Contract is king: casual employment
The High Court has provided business much needed certainty when determining the nature of its relationship with its employees in a critical decision explaining the meaning of casual employment.
So how does a business know if its employee is actually a casual or permanent employee? The High Court has upheld the primacy of the contractual terms of a bargain between the parties as to their rights and obligations, explicitly rejecting the characterisation of casual employment by a ‘vibe’ of unspoken undertakings, contemplations and expectations. In the words of the High Court:
Nothing in the [Fair Work Act] within which the employment relationship in the present case has been established relevantly inhibits the freedom of parties to enter into a contract for casual employment. So far as casual employment is concerned, the Act leaves the making of such an arrangement to be agreed between employer and employee.
Contract is king (well almost)! In this bulletin, we explore what is important to know when it comes to the employment status of your ‘casual’ employee.
WorkPac is a labour hire company. Mr Rossato was engaged by WorkPac from 28 July 2014 to 9 April 2018. However, during this period Mr Rossato was employed by WorkPac under six discrete but consecutive contracts of employment. WorkPac treated each employment as a casual employment. Mr Rossato argued that he was not a casual employee and relied on the decision of WorkPac Pty Ltd v Skene (2018) 264 FCR 536. Skene held that a similar employee was a permanent employee and therefore entitled to leave entitlements (despite being engaged and paid as a casual).
The Full Federal Court confirmed that an employee who was engaged on a regular and systematic basis, having regard to the totality of the relationship, meant he was not a casual employee and therefore was entitled to the paid leave entitlement of a permanent employee. The Full Court gave little weight to the contract when the relationship itself appeared to be ongoing.
WorkPac appealed the Full Federal Court’s decision to the High Court. The High Court allowed the appeal: WorkPac Pty Ltd v Rossato  HCA 23 (4 August 2021).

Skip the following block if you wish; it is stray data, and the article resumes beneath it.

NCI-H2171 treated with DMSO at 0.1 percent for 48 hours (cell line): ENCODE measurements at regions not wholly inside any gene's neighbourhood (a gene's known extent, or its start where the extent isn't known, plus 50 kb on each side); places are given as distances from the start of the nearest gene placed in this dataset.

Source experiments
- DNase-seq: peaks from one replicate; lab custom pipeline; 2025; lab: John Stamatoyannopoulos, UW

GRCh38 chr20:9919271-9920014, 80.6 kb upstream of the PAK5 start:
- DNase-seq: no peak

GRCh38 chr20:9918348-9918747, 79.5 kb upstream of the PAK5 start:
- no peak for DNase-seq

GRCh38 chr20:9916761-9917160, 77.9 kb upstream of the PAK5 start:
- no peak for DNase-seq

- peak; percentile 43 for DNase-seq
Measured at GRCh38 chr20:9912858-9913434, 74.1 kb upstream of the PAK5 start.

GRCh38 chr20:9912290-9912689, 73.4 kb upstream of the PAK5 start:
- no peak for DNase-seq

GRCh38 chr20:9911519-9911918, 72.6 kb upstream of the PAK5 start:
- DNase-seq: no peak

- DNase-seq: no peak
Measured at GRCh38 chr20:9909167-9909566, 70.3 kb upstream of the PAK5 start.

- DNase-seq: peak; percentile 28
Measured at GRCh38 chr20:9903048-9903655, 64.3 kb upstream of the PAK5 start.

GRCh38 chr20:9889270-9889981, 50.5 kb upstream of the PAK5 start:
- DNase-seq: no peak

A firm advance commitment
It was the accepted position before the High Court that the expression "casual employee" in the Fair Work Act 2009 refers to an employee who has no "firm advance commitment as to the duration of the employee's employment or the days (or hours) the employee will work". As such, the central issue was what a “firm advance commitment” meant.
The High Court made clear that the Fair Work Act envisages that casuals, called long-term casuals, may have regular and systemic engagements and a reasonable expectation of ongoing work. In that context, the High Court said “a mere expectation of continuing employment, however reasonable, is not a basis for distinguishing the employment of other employees from that of a casual employee”.
The Full Federal Court said you determine the nature of the relationship by looking at the entirety of the relationship. This approach was rejected:
A court can determine the character of a legal relationship between the parties only by reference to the legal rights and obligations which constitute that relationship. The search for the existence or otherwise of a "firm advance commitment" must be for enforceable terms, and not unenforceable expectations or understandings that might be said to reflect the manner in which the parties performed their agreement. To the extent that Bromberg J expressed support for the notion that the characterisation exercise should have regard to the entirety of the employment relationship, his Honour erred.